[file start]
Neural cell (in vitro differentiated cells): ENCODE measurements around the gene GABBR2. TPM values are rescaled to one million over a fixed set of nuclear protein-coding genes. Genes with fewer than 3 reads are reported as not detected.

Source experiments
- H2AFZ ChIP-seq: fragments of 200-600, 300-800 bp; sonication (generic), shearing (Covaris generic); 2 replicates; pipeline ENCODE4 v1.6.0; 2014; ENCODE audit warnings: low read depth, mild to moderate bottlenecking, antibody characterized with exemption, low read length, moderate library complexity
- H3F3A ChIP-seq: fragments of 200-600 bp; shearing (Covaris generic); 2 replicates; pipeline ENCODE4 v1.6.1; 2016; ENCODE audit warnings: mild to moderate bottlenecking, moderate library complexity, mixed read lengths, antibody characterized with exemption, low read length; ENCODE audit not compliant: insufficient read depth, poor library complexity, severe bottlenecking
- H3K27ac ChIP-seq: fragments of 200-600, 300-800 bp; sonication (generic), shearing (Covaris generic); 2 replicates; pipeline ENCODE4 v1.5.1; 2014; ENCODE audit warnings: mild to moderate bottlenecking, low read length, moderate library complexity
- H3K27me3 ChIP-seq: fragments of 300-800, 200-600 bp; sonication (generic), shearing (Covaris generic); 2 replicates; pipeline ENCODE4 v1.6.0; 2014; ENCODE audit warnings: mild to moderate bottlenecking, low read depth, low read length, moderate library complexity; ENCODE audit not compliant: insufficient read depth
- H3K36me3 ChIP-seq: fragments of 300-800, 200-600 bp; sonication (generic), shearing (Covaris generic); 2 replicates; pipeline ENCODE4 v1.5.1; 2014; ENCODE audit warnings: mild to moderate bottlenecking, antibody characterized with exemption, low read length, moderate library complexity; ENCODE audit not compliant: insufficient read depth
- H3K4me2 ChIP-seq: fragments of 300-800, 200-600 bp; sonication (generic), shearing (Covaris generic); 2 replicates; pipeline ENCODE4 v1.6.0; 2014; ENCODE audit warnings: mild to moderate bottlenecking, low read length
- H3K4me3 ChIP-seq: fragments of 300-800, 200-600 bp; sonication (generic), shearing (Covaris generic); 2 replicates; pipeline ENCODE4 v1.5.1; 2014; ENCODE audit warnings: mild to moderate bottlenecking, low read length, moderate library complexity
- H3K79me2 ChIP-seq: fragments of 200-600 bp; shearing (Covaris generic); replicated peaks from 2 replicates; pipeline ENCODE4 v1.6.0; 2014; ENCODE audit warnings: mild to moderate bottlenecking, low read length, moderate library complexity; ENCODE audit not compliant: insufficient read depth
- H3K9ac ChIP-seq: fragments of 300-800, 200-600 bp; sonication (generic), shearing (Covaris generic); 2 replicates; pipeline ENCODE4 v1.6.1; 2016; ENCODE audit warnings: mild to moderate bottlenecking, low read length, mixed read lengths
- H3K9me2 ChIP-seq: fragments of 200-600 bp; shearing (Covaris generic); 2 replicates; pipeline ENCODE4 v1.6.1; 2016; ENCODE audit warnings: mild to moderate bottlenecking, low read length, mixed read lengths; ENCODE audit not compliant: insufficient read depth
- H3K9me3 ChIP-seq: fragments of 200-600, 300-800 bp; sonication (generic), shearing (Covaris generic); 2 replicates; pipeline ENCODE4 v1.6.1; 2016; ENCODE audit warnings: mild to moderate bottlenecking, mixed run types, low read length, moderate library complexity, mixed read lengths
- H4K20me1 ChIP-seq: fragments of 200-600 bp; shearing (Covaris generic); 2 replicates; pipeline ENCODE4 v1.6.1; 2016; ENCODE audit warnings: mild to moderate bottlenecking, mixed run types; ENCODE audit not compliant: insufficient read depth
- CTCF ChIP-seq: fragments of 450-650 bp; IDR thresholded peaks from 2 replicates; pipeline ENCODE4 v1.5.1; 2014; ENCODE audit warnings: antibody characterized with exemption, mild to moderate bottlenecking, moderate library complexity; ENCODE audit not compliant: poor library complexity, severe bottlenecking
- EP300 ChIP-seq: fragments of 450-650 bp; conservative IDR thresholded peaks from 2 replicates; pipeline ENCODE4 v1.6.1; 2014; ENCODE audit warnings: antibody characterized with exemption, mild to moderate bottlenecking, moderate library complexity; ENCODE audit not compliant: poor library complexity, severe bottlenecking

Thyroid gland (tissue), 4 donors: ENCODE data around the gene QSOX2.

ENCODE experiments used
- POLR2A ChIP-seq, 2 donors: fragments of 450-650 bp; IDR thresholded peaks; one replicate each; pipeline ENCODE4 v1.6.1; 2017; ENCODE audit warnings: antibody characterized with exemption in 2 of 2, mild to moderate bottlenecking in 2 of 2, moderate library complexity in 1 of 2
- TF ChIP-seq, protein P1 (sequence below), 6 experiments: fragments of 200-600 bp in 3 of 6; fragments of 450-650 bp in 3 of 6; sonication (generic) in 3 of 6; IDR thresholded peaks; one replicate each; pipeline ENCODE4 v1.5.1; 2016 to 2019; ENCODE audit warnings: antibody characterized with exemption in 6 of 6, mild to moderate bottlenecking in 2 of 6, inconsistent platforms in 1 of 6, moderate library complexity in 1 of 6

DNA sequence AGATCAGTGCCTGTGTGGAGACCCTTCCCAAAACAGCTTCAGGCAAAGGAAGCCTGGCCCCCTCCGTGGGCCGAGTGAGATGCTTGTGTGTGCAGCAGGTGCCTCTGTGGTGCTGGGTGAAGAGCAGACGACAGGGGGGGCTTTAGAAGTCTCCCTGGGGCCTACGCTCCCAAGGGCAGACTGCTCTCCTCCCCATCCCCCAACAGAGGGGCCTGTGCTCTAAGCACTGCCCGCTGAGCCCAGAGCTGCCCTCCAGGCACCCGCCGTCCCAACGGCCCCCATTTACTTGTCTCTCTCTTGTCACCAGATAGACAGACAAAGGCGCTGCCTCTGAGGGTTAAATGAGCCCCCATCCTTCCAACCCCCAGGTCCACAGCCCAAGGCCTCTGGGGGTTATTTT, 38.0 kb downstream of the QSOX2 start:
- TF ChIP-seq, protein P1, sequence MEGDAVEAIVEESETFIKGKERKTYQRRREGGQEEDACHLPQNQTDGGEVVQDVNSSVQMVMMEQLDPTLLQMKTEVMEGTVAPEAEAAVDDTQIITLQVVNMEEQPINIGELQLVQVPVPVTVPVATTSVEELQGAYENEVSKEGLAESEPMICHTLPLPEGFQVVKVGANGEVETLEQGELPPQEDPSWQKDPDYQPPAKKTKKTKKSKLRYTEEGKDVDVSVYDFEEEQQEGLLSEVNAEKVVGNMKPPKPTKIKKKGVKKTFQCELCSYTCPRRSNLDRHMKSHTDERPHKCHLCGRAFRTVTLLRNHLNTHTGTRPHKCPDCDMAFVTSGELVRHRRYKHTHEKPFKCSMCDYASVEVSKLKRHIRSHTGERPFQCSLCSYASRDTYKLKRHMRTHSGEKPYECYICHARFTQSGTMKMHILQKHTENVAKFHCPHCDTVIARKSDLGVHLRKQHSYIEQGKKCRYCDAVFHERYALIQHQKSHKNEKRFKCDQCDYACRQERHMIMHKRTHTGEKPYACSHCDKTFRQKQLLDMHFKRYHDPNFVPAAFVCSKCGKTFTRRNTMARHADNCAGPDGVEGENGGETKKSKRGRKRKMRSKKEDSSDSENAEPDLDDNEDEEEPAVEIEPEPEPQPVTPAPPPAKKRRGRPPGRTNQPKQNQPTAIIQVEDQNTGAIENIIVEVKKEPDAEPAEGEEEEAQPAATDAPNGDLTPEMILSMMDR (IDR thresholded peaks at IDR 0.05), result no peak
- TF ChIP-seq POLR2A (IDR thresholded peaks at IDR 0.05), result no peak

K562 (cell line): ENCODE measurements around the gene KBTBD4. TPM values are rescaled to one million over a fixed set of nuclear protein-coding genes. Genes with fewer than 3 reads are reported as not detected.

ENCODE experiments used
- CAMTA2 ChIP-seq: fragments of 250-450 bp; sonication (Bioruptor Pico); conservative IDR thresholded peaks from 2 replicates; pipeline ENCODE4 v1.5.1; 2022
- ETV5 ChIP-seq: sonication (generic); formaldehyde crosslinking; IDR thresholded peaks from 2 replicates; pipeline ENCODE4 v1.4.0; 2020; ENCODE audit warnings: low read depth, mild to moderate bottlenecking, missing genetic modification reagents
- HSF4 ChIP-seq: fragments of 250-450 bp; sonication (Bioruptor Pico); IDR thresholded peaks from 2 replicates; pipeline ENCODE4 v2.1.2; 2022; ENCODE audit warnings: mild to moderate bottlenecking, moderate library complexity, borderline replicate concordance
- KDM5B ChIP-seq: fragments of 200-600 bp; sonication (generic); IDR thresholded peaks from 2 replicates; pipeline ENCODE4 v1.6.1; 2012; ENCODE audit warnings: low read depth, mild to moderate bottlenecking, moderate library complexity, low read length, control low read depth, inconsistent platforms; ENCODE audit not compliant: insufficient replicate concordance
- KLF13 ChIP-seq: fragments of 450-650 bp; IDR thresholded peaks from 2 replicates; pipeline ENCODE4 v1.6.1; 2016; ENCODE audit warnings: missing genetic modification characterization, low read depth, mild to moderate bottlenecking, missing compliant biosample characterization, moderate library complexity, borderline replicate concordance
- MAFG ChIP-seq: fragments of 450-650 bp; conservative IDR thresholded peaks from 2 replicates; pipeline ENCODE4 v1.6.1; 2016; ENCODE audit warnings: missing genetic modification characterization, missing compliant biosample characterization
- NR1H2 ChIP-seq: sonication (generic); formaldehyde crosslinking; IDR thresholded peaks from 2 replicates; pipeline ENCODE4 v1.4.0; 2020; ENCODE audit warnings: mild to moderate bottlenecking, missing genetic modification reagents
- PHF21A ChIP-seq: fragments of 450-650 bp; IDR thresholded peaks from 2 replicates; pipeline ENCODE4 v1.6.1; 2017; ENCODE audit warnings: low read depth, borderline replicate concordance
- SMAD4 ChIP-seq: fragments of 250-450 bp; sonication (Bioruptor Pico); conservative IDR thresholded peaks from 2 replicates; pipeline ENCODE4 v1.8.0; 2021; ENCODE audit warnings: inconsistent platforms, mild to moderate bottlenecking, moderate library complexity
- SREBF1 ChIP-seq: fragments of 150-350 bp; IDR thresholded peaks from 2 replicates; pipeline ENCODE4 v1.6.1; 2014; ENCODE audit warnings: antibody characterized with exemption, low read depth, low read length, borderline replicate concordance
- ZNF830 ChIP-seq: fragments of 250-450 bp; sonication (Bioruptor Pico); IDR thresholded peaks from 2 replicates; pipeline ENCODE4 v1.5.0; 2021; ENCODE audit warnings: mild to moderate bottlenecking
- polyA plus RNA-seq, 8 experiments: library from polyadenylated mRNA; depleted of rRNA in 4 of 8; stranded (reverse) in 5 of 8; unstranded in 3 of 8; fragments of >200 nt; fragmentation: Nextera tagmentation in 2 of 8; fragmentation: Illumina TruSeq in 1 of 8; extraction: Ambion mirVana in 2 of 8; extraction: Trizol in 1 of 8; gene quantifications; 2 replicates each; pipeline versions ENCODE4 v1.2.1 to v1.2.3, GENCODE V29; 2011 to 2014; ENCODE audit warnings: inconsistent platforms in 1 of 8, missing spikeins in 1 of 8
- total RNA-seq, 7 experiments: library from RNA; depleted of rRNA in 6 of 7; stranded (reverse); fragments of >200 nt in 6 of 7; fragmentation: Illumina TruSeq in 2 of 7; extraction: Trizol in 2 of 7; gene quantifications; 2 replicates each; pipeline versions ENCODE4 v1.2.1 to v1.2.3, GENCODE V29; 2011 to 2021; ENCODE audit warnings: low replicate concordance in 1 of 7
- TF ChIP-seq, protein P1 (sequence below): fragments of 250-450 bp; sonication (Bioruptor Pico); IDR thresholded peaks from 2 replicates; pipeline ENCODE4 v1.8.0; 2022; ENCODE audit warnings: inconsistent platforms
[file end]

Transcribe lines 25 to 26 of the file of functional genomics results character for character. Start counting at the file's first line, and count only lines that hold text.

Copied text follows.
ENCODE experiments used
- CAMTA2 ChIP-seq: fragments of 250-450 bp; sonication (Bioruptor Pico); conservative IDR thresholded peaks from 2 replicates; pipeline ENCODE4 v1.5.1; 2022